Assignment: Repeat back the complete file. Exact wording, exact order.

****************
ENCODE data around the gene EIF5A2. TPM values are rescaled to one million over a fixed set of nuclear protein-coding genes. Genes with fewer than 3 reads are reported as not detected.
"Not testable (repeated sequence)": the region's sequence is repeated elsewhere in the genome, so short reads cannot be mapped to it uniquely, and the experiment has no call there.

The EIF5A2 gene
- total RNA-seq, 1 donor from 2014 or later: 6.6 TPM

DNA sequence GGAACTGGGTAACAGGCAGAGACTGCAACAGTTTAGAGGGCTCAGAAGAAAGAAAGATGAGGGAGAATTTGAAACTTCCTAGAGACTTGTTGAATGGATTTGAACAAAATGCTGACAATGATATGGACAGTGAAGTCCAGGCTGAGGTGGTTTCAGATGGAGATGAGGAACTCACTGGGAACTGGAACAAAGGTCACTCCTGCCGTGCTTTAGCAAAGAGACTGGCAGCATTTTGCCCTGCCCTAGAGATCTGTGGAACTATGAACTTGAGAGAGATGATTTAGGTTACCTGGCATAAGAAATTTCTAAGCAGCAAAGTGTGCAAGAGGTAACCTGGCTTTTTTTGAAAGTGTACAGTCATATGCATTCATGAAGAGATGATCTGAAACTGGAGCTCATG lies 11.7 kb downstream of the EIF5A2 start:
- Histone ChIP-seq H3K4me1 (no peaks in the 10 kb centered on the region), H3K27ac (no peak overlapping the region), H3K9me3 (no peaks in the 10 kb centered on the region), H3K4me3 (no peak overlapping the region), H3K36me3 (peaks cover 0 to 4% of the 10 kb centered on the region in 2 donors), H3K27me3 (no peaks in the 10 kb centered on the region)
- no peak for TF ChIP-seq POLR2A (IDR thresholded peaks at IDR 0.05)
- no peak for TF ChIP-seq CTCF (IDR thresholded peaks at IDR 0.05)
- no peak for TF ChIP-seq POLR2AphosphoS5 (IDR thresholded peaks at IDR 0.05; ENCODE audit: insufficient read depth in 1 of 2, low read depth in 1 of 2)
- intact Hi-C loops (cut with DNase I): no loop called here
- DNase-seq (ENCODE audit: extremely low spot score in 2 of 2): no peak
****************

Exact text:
ENCODE data around the gene EIF5A2. TPM values are rescaled to one million over a fixed set of nuclear protein-coding genes. Genes with fewer than 3 reads are reported as not detected.
"Not testable (repeated sequence)": the region's sequence is repeated elsewhere in the genome, so short reads cannot be mapped to it uniquely, and the experiment has no call there.

The EIF5A2 gene
- total RNA-seq, 1 donor from 2014 or later: 6.6 TPM

DNA sequence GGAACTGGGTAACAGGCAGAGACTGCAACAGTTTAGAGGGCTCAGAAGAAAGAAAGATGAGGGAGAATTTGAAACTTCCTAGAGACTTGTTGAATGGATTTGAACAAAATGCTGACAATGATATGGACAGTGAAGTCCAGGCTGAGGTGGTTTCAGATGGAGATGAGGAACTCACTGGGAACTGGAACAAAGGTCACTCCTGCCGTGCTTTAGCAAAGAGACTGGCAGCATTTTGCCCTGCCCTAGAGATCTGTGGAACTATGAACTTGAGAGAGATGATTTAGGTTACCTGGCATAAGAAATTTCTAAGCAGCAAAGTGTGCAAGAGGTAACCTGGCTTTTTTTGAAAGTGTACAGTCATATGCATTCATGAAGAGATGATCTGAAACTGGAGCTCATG lies 11.7 kb downstream of the EIF5A2 start:
- Histone ChIP-seq H3K4me1 (no peaks in the 10 kb centered on the region), H3K27ac (no peak overlapping the region), H3K9me3 (no peaks in the 10 kb centered on the region), H3K4me3 (no peak overlapping the region), H3K36me3 (peaks cover 0 to 4% of the 10 kb centered on the region in 2 donors), H3K27me3 (no peaks in the 10 kb centered on the region)
- no peak for TF ChIP-seq POLR2A (IDR thresholded peaks at IDR 0.05)
- no peak for TF ChIP-seq CTCF (IDR thresholded peaks at IDR 0.05)
- no peak for TF ChIP-seq POLR2AphosphoS5 (IDR thresholded peaks at IDR 0.05; ENCODE audit: insufficient read depth in 1 of 2, low read depth in 1 of 2)
- intact Hi-C loops (cut with DNase I): no loop called here
- DNase-seq (ENCODE audit: extremely low spot score in 2 of 2): no peak